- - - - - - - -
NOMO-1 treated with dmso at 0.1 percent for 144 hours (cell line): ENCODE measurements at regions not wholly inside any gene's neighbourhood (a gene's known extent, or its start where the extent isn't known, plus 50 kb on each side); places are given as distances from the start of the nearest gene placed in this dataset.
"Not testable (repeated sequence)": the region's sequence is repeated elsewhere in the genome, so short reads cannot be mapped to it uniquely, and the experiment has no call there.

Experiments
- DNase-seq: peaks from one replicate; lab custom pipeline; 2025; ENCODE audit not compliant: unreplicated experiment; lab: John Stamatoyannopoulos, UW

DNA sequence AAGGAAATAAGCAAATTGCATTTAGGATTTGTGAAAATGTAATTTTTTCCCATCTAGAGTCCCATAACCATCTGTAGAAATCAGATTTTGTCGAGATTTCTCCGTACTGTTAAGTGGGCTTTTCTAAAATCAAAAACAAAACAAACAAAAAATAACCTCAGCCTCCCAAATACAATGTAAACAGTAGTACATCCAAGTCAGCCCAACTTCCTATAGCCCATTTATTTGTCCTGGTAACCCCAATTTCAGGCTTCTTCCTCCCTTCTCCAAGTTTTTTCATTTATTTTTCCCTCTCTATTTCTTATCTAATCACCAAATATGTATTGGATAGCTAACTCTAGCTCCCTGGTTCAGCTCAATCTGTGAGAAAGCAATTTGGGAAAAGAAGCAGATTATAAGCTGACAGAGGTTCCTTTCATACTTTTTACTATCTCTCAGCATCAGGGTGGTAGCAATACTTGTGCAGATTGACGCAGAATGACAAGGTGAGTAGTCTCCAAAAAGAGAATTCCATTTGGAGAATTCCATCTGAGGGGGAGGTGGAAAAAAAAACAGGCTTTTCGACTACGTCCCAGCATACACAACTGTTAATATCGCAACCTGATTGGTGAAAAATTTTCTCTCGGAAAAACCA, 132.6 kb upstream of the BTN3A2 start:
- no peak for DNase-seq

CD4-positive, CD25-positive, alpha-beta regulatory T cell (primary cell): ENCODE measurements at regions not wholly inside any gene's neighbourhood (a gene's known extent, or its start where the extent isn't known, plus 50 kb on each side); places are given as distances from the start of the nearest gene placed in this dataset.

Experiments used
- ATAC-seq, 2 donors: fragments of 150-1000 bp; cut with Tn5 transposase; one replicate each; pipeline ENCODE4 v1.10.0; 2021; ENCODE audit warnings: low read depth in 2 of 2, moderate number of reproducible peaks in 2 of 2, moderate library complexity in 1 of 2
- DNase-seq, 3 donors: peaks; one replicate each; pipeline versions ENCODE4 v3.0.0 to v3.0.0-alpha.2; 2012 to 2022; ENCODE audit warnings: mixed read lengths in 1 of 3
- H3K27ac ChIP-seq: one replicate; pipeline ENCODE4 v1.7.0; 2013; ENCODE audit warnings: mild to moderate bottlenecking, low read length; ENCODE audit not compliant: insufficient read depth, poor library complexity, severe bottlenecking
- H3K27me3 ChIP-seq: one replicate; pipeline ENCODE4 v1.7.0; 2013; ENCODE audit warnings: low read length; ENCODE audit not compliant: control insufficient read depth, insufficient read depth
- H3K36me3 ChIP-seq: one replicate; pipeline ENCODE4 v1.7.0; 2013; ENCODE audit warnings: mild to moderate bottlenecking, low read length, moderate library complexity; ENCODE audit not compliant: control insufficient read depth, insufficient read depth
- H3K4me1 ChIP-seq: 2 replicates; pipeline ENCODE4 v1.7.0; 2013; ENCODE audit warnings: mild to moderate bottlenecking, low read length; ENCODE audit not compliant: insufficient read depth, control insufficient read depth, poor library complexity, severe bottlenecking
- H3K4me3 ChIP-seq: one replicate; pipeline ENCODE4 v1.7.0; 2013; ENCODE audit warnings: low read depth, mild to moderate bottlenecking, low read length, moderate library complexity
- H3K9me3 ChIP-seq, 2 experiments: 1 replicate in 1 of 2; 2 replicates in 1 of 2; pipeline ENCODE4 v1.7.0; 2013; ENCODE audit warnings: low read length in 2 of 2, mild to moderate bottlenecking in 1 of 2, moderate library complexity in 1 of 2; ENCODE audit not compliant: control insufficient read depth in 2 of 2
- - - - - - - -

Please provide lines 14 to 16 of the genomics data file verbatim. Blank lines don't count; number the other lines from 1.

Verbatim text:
- H3K4me1 ChIP-seq: 2 replicates; pipeline ENCODE4 v1.7.0; 2013; ENCODE audit warnings: mild to moderate bottlenecking, low read length; ENCODE audit not compliant: insufficient read depth, control insufficient read depth, poor library complexity, severe bottlenecking
- H3K4me3 ChIP-seq: one replicate; pipeline ENCODE4 v1.7.0; 2013; ENCODE audit warnings: low read depth, mild to moderate bottlenecking, low read length, moderate library complexity
- H3K9me3 ChIP-seq, 2 experiments: 1 replicate in 1 of 2; 2 replicates in 1 of 2; pipeline ENCODE4 v1.7.0; 2013; ENCODE audit warnings: low read length in 2 of 2, mild to moderate bottlenecking in 1 of 2, moderate library complexity in 1 of 2; ENCODE audit not compliant: control insufficient read depth in 2 of 2